• 7 April 2009
  • Posted By Trita Parsi
  • Diplomacy, Israel, Nuclear file, Persian Gulf, US-Iran War

cross posted from HuffingtonPost.com:

In an interview with Jeffrey Goldberg of the Atlantic, incoming Israeli Prime Minister Benjamin Netanyahu claimed to have told President Barack Obama that either America stops Iran or Israel will. Not surprisingly, the interview sparked quite a controversy and only a day later, General David Petreus told the Senate Arms Services Committee that “the Israeli government may ultimately see itself so threatened by the prospect of an Iranian nuclear weapon that it would take preemptive military action to derail or delay it.”

So once again, in spite of President Obama’s best efforts, the military option was put back on the table and the atmosphere for dealing with Iran was turned into “Do as we say – or else…” Even if the President wants to give diplomacy a chance, disbelievers have been quick to limit Obama’s options by seeking to set arbitrary deadlines for negotiations – or by threatening Israeli military action if America doesn’t act with its military might.

Reality is, however, that talk of an Israeli military option is more of a bluff than a threat – but it is a bluff that never seems to stop giving.

Israel does not have the military capability to successfully eliminate Iran’s nuclear program. Even the most successful bombing campaign would only set back the known program for a few years – without affecting any potential clandestine program. This is not classified information. Military experts are well aware of Israel’s capabilities – and its limits.

Yet, the threat of military action, or rather the bluff, serves a purpose: Threats of military action militarizes the atmosphere. It creates an environment that renders diplomacy less likely to succeed – it may even prevent diplomacy from being pursued in the first place.

In the Iranian case, Netanyahu’s tough talk undermines the Obama administration’s prospects for diplomacy in the following ways.

Getting to the negotiating table has proven an arduous task for the US and Iran. Both sides are currently testing each other’s intentions, asking themselves if the other side is serious about diplomacy or if the perceived desire for talks is merely a tactical maneuver to either buy time or build greater international support for more confrontational policies down the road. From Tehran’s perspective, uncertainty about Washington’s intentions during the Bush administration was partly fueled by the insistence of the military option remaining on the table. Tehran seemed to fear entering negotiations that could have been designed to fail, since that could strengthen the case for military action against Iran.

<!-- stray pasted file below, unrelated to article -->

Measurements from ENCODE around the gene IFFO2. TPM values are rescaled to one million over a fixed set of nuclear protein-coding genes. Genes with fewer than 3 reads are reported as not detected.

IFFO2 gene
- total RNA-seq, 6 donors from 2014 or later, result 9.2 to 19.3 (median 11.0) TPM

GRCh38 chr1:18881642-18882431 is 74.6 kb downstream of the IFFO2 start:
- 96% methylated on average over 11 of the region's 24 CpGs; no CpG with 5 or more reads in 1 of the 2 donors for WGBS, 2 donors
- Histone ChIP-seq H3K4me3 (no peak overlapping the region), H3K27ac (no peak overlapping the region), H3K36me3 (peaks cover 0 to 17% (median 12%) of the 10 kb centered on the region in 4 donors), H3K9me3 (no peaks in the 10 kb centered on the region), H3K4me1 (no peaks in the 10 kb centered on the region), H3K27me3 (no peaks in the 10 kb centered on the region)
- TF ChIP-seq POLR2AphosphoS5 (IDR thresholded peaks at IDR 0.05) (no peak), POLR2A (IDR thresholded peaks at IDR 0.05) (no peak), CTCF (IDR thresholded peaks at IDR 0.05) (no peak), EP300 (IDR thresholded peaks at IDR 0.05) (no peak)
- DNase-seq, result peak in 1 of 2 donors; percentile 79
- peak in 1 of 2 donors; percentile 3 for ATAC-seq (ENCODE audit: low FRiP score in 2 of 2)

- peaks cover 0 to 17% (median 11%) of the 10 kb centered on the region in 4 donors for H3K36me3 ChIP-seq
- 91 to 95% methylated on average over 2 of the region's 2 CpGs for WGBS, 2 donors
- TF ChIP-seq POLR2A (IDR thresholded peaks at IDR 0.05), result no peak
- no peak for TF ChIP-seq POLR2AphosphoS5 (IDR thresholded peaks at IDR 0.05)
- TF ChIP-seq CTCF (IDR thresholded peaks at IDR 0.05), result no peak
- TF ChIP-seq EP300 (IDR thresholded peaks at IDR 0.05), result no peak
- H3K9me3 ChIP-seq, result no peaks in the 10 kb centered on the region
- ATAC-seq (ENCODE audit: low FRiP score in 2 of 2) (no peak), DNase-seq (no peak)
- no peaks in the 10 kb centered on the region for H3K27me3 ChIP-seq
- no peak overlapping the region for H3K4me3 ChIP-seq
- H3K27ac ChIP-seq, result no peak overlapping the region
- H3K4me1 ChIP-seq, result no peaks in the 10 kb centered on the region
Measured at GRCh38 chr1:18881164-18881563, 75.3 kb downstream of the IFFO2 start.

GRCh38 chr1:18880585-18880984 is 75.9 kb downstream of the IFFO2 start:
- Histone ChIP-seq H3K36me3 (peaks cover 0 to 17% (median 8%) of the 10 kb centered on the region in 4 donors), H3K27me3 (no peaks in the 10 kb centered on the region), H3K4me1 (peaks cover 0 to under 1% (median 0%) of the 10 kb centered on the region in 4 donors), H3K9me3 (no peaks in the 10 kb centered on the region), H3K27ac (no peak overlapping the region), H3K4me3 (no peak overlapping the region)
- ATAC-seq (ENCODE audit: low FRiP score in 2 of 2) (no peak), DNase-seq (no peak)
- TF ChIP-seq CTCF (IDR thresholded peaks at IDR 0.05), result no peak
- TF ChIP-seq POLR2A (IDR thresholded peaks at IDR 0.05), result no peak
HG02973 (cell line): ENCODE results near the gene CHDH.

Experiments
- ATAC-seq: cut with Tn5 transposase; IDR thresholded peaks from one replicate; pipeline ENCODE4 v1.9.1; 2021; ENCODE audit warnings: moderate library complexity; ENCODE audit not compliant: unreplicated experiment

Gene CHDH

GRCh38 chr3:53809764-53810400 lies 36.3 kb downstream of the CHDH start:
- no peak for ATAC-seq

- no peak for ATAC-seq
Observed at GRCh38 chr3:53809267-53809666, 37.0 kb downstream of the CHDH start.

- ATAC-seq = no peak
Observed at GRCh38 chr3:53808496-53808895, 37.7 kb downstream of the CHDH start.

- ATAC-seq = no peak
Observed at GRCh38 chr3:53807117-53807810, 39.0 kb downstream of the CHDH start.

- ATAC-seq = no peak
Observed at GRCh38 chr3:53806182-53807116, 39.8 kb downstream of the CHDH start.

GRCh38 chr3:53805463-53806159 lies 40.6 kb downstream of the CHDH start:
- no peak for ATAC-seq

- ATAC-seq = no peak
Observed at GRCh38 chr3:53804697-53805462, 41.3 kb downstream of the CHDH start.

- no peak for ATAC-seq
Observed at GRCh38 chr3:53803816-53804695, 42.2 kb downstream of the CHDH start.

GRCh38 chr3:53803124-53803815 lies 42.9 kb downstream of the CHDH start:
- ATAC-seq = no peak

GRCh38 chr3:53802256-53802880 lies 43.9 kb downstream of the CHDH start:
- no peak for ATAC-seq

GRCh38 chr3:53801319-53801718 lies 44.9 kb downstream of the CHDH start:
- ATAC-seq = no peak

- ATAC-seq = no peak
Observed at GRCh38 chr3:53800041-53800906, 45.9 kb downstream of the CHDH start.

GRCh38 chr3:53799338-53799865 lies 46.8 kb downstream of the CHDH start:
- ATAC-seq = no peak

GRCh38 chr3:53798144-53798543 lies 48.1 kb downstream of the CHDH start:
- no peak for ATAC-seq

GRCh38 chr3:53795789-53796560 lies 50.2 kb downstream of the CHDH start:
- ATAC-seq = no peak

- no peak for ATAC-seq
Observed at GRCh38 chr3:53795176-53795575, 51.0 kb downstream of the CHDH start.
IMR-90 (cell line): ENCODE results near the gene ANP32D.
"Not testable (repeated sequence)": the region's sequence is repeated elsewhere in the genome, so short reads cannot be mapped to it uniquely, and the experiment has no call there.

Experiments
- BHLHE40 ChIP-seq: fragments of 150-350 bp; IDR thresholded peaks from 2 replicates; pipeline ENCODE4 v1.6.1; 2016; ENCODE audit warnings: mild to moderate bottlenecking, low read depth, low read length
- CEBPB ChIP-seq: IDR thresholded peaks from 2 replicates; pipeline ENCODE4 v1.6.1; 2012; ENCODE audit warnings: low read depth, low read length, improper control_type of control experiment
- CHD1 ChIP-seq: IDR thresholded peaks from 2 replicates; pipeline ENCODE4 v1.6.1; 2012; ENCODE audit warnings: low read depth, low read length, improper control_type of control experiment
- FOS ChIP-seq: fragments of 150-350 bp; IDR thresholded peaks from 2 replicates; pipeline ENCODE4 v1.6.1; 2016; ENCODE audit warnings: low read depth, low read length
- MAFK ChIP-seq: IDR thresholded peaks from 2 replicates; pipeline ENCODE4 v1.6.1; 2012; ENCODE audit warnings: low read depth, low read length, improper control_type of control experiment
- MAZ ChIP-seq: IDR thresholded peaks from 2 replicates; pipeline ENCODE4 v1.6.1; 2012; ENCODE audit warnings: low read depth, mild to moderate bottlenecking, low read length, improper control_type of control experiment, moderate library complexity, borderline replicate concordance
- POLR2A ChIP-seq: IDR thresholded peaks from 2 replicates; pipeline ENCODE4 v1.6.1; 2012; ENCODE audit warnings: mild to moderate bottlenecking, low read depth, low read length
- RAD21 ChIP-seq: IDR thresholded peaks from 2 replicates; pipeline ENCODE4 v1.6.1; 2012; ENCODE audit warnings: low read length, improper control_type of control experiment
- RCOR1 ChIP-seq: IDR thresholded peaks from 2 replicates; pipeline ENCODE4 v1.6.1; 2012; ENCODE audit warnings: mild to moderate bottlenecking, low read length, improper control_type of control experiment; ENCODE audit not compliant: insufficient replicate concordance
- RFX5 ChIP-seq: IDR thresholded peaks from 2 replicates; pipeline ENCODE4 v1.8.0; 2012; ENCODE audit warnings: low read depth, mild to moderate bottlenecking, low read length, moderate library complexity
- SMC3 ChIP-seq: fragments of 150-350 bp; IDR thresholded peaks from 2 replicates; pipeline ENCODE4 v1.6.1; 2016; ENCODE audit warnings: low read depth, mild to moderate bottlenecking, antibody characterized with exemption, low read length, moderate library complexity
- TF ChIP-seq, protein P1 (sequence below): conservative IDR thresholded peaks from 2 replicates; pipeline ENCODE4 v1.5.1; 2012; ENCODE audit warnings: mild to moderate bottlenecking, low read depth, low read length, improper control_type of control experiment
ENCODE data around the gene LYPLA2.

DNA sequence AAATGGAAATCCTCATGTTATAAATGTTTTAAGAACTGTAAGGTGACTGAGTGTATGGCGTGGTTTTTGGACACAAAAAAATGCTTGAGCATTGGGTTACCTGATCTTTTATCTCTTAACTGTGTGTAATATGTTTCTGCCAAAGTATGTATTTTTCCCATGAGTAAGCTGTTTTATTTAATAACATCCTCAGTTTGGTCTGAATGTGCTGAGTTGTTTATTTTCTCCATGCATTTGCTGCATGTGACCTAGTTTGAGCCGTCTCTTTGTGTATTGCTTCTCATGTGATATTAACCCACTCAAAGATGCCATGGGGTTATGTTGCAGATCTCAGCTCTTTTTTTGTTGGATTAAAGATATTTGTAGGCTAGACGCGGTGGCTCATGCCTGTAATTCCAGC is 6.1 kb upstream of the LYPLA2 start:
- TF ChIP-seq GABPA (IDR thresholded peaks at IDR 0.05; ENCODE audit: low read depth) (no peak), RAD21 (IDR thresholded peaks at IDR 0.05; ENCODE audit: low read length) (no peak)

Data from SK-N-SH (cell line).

Today, talk of Israeli strikes has similar effects. Tehran has repeatedly failed to appreciate the policy differences between Washington and Tel Aviv, oftentimes seeing them as either a perfectly coordinated team or as a single entity. Consequently, explicit or implicit threats of Israeli military action reduce Tehran’s confidence in Washington’s intentions.

Furthermore, Iran’s sense of a threat from the US (and in extension Israel) is believed to be one of the driving forces of Iran’s nuclear program. Whether Iran seeks a weapon or a civilian program that provides Iran with a weapons capability, the program’s existence provides Tehran with a level of deterrence against the perceived US threat. The Obama administration’s approach seems to have been to reduce Iran’s sense of threat in order to kick-start negotiations. The threat of Israeli military action does the opposite – it fuels Iranian insecurity and closes the window for diplomacy.

Moreover, Israel uses this threat to pressure Washington and the EU to act tough. This has been a cornerstone of Israeli policy towards Iran since the mid-1990s. Even though Israel is reluctant to put itself on the frontline against Iran, fearing that this would counter its message that Iran is the world’s and not just Israel’s problem, it also fears that the absence of Israeli pressure would cause the West to go soft on Iran. Hence, Israel keeps the pressure on the West – by threatening military action – in order for the West to keep pressuring Iran. However, under the current circumstances, Israeli pressure may compel the Obama administration to adopt a confrontational approach that is incompatible with the diplomatic strategy President Obama seems to prefer.

Finally, Netanyahu – as well as hawks in Washington – are using the threat of Israeli military action to create arbitrary deadlines for negotiations with Tehran combined with exaggerated expectations of what diplomacy must achieve. The message of Israeli hawks has been that it can only afford to give diplomacy “a few months,” meaning that whatever sanctions and confrontation has failed to achieve with Iran in the past 30 years, must miraculously be obtained after only a few months of negotiations – otherwise Israel will take military action.

This logic does two things. First, it brings us back to the foreign policy approach of the Bush administration in which diplomacy was treated with suspicion and skepticism, and military confrontation was viewed as a policy option with guaranteed success. Second, it ensures that diplomacy fails by denying it the time and space it needs to succeed and by setting the bar too high.

This does not mean that Israel does not have legitimate reasons to fear Iran’s nuclear advances – on the contrary. But what lies at the heart of Israel’s maneuvers is not necessarily the fear of a nuclear clash, but the regional and strategic consequences nuclear technology in Iranian hands will have for Israel.

In spite of its rhetoric, Israel views the regime in Tehran as rational, calculating and risk-averse. Even those Israeli officials who believe that Iran is hell-bent on destroying the Jewish state recognize that Tehran is unlikely to attack Israel with nuclear weapons due to the destruction Israel would inflict on Iran through its second-strike capability.

The real danger a nuclear-capable Iran brings with it for Israel is twofold. First, an Iran with nuclear capability will significantly damage Israel’s ability to deter militant Palestinian and Lebanese organizations. Gone would be the days when Israel’s military supremacy would enable it to dictate the parameters of peace and pursue unilateral peace plans.